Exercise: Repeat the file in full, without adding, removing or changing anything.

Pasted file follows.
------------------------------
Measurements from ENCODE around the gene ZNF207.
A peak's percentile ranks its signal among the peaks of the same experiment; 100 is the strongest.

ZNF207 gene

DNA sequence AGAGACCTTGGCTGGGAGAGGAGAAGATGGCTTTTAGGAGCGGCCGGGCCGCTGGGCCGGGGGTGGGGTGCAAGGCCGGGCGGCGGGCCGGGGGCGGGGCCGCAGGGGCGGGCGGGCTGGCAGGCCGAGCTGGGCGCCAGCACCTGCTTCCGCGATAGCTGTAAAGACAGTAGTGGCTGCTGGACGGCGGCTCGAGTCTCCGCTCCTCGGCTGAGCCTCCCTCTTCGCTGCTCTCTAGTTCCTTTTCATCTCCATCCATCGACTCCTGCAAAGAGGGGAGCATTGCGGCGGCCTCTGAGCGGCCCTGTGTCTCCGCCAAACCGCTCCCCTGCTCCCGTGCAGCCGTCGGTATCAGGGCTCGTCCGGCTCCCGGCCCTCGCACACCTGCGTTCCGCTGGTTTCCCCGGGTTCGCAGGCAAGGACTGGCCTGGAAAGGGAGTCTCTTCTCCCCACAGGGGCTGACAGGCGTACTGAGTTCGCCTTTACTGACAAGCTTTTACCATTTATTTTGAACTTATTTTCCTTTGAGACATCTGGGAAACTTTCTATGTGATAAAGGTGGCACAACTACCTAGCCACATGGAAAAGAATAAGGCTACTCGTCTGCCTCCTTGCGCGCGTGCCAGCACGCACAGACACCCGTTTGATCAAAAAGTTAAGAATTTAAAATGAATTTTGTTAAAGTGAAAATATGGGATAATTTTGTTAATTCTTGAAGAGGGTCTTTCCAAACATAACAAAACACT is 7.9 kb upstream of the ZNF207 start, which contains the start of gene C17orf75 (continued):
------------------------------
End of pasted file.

Measurements from ENCODE around the gene ZNF207.
A peak's percentile ranks its signal among the peaks of the same experiment; 100 is the strongest.

ZNF207 gene

DNA sequence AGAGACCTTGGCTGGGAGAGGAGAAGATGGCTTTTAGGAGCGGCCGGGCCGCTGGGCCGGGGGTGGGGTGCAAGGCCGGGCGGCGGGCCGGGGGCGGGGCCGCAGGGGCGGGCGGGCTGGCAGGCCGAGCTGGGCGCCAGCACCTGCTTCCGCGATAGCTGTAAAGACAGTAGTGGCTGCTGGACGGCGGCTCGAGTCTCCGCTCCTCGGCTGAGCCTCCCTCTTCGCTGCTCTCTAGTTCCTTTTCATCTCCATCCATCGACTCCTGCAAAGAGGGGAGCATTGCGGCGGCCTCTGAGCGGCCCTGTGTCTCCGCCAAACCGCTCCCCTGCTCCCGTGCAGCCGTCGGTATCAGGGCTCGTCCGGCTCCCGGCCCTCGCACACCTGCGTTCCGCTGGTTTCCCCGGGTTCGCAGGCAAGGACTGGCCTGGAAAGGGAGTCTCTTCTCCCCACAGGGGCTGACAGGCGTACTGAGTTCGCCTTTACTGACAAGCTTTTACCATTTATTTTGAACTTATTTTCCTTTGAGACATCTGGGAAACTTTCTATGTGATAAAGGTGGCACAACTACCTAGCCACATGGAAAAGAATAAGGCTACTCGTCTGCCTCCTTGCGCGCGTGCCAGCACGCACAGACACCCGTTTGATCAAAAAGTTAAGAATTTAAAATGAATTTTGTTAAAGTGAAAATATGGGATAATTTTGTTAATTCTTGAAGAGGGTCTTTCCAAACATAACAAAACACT is 7.9 kb upstream of the ZNF207 start, which contains the start of gene C17orf75 (continued):